Recorded in Abby Road at the same time as Sgt. Pepper and Piper at the Gates of Dawn, this album contains all of the appeal of its more popular brothers (minus a Lennon and Barrett, of course). S.F. Sorrow is one of the first legitimate concept albums, pre-dating Tommy and many other debauched attempts in the years to come. The story is a trippy, morose daze too in-depth to hash out here. Needless to say, the proper listen in the right setting could turn most into a believer. Highlights include “She Says Good Morning” and “Baron Saturday”. Then again, it’s all meant to cohesively fit together, right?

5. Os Mutantes – Os Mutantes



Time for a head trip to the far deeper south. Brazilian psych practitioners Os Mutantes’ 1968 debut is a frantic retreat from the standard flower power of the era. Blending tropical beats, eager horn arrangements and distorted guitars, this record is sure to bring any square out of their designated corner. From the monumental opener, “Panis et circenses” to the vaguely familiar “A Minha Menina,” Os Mutantes borrow the best elements from their American and British counterparts, while adding more than enough of their culture into the mix. Don’t have a translator on hand? No worries. The twangy fuzz of “Baby” should balance you out.

4. Country Joe and the Fish – Electric Music for Mind and Body



San Francisco was the source for many doughy-eyed acts from the latter portion of the decade from Jefferson Airplane to Big Brother and the Holding Company. No surprise that County Joe and the Fish have songs about both band’s leading ladies (Grace and Janis, respectively). Their first album Electric Music for Mind and Body broke ground as being one of the first psychedelic albums ever. As if the title doesn’t say it all, the dense keyboards and classic grooves of “Flying High” paired with the upbeat velocity of “Happiness is a Porpoise Mouth” leaves very little breathing room. Picture The Doors minus the drunken tomfoolery and indecent exposures, and you’re almost there.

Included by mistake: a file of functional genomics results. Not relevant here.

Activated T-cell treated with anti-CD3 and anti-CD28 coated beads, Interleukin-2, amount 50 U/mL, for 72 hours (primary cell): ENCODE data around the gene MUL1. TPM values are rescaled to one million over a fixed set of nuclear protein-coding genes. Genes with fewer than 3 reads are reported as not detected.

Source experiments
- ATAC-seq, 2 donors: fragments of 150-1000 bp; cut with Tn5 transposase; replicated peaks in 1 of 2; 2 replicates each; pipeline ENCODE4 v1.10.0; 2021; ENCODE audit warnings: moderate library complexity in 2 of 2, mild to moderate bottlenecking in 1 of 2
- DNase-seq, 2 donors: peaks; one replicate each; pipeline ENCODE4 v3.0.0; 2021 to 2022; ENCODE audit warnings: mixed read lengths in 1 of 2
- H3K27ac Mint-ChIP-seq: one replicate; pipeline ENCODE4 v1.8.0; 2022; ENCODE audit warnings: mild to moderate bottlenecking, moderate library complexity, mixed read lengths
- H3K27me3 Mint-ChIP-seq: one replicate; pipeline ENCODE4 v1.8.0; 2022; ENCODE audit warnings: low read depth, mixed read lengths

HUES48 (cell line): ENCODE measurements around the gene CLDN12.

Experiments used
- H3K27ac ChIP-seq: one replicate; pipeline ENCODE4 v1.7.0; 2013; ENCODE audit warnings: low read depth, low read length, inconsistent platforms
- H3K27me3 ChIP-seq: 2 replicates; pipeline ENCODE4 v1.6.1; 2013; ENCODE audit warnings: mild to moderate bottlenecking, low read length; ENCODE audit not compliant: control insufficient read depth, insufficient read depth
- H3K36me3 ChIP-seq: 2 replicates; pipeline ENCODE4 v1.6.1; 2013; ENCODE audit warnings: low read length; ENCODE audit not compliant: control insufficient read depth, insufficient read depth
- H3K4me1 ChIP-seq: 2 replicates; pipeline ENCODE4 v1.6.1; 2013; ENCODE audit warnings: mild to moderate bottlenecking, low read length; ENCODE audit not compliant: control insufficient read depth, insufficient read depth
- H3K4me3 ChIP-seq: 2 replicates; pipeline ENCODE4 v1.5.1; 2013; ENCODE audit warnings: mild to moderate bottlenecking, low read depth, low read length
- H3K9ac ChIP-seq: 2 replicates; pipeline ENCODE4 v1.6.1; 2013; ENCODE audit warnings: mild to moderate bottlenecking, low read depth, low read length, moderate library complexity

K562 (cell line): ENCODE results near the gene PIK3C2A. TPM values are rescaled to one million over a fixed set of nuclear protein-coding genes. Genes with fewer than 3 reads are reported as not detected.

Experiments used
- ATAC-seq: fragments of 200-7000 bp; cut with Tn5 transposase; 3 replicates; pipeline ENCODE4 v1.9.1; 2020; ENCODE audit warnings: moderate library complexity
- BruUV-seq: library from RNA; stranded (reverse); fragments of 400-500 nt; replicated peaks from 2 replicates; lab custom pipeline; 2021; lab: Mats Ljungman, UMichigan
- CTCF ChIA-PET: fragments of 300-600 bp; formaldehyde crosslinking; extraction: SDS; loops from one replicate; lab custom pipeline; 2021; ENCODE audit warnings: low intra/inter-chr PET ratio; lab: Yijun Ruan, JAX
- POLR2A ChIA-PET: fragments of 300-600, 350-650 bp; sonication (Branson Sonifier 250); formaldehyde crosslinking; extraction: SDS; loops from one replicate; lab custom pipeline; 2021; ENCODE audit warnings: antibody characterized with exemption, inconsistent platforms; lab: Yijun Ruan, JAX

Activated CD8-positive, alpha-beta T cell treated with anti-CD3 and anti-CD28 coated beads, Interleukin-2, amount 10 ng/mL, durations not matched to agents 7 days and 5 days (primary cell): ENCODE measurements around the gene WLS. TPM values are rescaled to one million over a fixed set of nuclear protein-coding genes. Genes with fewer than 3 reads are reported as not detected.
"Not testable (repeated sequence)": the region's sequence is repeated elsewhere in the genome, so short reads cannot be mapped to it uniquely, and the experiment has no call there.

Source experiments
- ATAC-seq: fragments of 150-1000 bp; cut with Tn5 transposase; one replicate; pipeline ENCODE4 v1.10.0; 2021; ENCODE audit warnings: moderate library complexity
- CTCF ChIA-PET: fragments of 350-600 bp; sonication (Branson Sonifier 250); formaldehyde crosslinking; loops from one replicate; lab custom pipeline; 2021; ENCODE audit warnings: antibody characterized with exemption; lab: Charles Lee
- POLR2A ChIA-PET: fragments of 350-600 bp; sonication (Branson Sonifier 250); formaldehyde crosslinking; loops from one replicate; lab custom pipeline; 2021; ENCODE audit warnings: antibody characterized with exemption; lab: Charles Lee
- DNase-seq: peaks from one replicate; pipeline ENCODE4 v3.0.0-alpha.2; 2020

3. The Incredible String Band – The Hangman’s Beautiful Daughter



Yes, these Scottish lads were at Woodstock, although don’t appear on either of the seminal soundtracks. They’re probably better off; The Incredible String Band’s early studio albums standing as testaments to the dawn of a psych-folk hybrid. Their third contribution, The Hangman’s Beautiful Daughter is like an eerie walk through the woods before the storm, blending modest guitars with the likes of pied pipers and faerie creatures on a last ditch trek towards the source. “Mercy I Cry City” hits like thunder splitting an oak in two, and like magic, we have fire.

2. The Monks – Black Monk Time



Out of the garage and off to the war! The Monks were a ragtag band of American GIs stuck in Germany and on the cusp of a riot. Black Monk Time was their only release, its jagged bite unparalleled even by today’s standards. This record is punk at its roots from the infectious shouts on “Shut Up” down to the frothy bass on “I Hate You” and utter chaos of “Complication”. Underneath all the frills and keyboard reverb lies a dense concern for the rising tensions in Vietnam and realistically, everywhere else. 1966 was only the beginning, and if nothing else Black Monk Time can still ring true as one of the first shots fired.

1. Merrell Fankhauser and The H.M.S. Bounty – Things

And so we’ve come to the end of our journey. Things by Merrell Fankhauser and the H.M.S. Bounty is one of those rare, nearly forgotten nuggets lodged between so many others and yet delicately untouchable from first listen on. Released in 1968, these twelve short, yet vital pop songs draw comparisons to The Byrds with just a dash of Beefheart thrown in for flavor. “Things (Goin’ Round in My Mind)” opens the curtain before the rest gradually spins out of control. Harsh licks and deranged lyrical jabs follow with numbers like “Lost in the City” and “Drivin' Sideways (On a One Way Street)”. By the end, it’s common practice; the road, lows, highs and faces along the way, all remnants of a time and many separate places bonded together by the same groove. No worries, sitar is optional.



Christopher S. Bell lives and breathes in Johnstown, Pennsylvania. His sound projects include Emmett and Mary, Technological Epidemic, C. Scott and the Beltones, and the forthcoming Fine Wives.